"Using precise gene editing, investigators may have opened new therapeutic doors for two life-threatening diseases, transthyretin amyloidosis and Duchenne muscular dystrophy," the AHA said in a news release. 

The advances stem from advanced gene-editing technology known as CRISPR-Cas9, which was recently recognized with a Nobel Prize.

Also making the AHA list of noteworthy advances in 2021 in what the association calls "simple successes in blood pressure, from kitchen table to clinic."

The landmark Salt Substitute and Stroke Study from China showed that switching from regular salt to a low-sodium salt substitute had major public health benefits, including a reduction in stroke, CV events, and death.

The massive study involved 600 rural villages and nearly 21,000 people with a history of stroke or high blood pressure. With an average follow-up of nearly 5 years, rates of stroke were 14% lower in villages assigned to use the salt mixture containing 25% potassium chloride, compared with those where regular (all-sodium-chloride) salt use continued.

Another large trial from China, dubbed STEP, which focused on people ages 60 to 80 with hypertension, supports the benefits of intensive blood pressure control.

Intensive treatment with a systolic blood pressure target of 110 to < 130 mmHg produced a lower incidence of CV events than standard treatment with a target of 130 to < 150 mmHg.

The intensive group showed a 26% reduction in CV events, a 33% reduction in stroke, a 33% reduction in acute coronary syndrome, and a 73% reduction in acute HF.

The findings support current AHA and American College of Cardiology guidelines for managing high blood pressure, which set a systolic goal of < 130 mmHg for most patients.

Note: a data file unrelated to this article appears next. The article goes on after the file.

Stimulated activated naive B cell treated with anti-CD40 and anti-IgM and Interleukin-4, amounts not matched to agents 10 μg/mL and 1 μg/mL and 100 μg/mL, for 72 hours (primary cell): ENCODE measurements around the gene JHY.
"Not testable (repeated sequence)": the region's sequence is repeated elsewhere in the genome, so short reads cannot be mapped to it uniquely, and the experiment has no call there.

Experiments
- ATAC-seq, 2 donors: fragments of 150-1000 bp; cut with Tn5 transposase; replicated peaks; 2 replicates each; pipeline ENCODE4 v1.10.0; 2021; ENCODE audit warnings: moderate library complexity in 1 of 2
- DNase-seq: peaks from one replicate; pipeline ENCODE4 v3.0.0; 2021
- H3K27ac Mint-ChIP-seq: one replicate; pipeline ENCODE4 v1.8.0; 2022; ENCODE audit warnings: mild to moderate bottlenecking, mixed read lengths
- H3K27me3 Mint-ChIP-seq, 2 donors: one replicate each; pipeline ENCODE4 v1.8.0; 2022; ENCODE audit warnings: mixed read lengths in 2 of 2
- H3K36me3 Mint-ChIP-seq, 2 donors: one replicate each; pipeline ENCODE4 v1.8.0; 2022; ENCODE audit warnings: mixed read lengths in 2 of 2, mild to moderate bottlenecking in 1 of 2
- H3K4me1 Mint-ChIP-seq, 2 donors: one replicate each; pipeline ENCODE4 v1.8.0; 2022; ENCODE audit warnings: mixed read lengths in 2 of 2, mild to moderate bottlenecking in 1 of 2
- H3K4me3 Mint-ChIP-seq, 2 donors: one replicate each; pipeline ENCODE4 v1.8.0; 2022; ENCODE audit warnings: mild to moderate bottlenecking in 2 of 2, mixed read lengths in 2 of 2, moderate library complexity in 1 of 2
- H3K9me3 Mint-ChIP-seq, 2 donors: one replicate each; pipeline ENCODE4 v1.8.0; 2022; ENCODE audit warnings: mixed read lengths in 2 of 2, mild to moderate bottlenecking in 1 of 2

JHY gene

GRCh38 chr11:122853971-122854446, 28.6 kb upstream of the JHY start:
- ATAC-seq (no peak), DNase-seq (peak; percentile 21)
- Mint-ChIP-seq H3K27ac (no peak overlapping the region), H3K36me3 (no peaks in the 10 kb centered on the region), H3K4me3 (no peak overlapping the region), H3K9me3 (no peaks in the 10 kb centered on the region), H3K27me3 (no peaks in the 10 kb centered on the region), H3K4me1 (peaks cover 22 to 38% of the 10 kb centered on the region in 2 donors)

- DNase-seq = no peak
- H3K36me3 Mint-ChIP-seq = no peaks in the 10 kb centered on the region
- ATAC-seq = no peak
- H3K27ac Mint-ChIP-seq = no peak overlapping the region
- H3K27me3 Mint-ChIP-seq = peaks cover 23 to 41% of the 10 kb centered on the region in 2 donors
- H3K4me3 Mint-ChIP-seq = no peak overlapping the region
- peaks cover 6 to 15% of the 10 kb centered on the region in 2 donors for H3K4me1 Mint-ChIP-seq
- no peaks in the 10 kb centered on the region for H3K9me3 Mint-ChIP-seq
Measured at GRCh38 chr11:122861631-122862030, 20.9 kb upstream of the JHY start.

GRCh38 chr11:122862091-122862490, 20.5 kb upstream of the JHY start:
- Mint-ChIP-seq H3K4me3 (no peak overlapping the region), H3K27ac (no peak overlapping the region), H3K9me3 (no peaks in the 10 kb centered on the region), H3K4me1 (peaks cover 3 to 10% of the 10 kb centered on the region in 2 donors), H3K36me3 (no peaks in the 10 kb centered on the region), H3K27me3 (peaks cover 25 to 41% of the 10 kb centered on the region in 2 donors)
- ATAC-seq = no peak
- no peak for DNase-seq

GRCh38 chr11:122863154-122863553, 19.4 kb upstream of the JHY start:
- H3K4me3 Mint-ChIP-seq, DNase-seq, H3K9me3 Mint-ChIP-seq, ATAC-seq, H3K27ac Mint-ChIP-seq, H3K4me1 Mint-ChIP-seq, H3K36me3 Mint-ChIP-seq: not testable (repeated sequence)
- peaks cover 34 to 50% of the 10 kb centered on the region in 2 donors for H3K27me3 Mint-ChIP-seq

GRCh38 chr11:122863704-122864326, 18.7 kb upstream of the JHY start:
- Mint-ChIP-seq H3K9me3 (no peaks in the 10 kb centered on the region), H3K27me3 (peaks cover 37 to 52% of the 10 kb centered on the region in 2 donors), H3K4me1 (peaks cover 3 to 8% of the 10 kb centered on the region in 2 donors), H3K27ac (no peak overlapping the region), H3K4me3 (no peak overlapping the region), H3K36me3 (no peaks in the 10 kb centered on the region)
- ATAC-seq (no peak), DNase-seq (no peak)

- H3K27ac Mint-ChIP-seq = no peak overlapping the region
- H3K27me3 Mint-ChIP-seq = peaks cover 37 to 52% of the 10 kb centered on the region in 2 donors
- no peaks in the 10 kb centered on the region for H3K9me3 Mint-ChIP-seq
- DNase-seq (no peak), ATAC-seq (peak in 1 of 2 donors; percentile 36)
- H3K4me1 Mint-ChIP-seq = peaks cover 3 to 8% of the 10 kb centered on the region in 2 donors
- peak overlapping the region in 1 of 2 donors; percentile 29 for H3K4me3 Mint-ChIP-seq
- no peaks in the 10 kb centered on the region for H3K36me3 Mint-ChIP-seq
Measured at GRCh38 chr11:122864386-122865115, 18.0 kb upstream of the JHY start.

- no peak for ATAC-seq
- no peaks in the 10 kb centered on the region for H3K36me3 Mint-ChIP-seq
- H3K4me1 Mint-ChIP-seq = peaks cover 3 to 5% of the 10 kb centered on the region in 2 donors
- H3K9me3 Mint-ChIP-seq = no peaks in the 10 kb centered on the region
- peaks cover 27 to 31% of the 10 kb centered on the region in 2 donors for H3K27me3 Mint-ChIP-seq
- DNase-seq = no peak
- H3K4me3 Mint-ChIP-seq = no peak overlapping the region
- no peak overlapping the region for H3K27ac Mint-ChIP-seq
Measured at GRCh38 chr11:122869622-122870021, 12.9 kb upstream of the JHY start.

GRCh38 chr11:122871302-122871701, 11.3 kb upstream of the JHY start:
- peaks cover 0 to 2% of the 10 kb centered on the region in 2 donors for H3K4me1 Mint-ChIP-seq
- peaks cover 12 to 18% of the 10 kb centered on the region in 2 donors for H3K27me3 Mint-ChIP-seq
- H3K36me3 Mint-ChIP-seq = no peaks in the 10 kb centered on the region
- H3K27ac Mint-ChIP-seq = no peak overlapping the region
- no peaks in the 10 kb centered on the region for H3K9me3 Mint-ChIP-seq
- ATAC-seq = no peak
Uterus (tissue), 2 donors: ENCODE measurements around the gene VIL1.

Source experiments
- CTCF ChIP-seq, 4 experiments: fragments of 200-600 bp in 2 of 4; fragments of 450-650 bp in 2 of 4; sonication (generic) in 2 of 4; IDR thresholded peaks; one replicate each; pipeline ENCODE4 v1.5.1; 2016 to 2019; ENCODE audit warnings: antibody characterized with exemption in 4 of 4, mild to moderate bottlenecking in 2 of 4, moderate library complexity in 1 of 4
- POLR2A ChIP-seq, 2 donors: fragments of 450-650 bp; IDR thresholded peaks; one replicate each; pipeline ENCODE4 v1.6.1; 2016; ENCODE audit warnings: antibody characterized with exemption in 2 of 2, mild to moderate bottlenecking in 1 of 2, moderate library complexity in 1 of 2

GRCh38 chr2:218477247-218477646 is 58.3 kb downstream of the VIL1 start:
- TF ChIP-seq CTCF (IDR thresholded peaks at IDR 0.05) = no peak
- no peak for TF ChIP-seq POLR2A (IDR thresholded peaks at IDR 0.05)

Impact of COVID-19 on the Heart

The impact of COVID-19 on young people's heart health also made headlines in 2021 and the AHA's list of pivotal happenings.

Several publications reported on emerging COVID-19-related conditions including multisystem inflammatory syndrome in children (MIS-C) causing inflammation in the heart, lungs, kidneys, brain, skin, eyes, and other organs.

In a study involving 286 young patients with MIS-C from across Europe, the syndrome's most common cardiac complications were arrhythmias, shock, reduced ejection fraction, dilated coronary arteries, and fluid build-up in the pericardial sac around the heart. Most of the children had elevated inflammatory markers and nearly two thirds had evidence of previous SARS-CoV-2 infection.

Myocarditis following administration of one of the mRNA COVID-19 vaccines was another emerging concern in 2021. However, as the year went on, it became clear that myocarditis after vaccination was extremely rare and most cases were mild or moderate and eventually resolved.

The AHA continues to recommend COVID-19 vaccination in adults and eligible children, citing ongoing research that clearly shows a far greater risk of heart complications, stroke, and blood clotting problems after infection than after vaccination.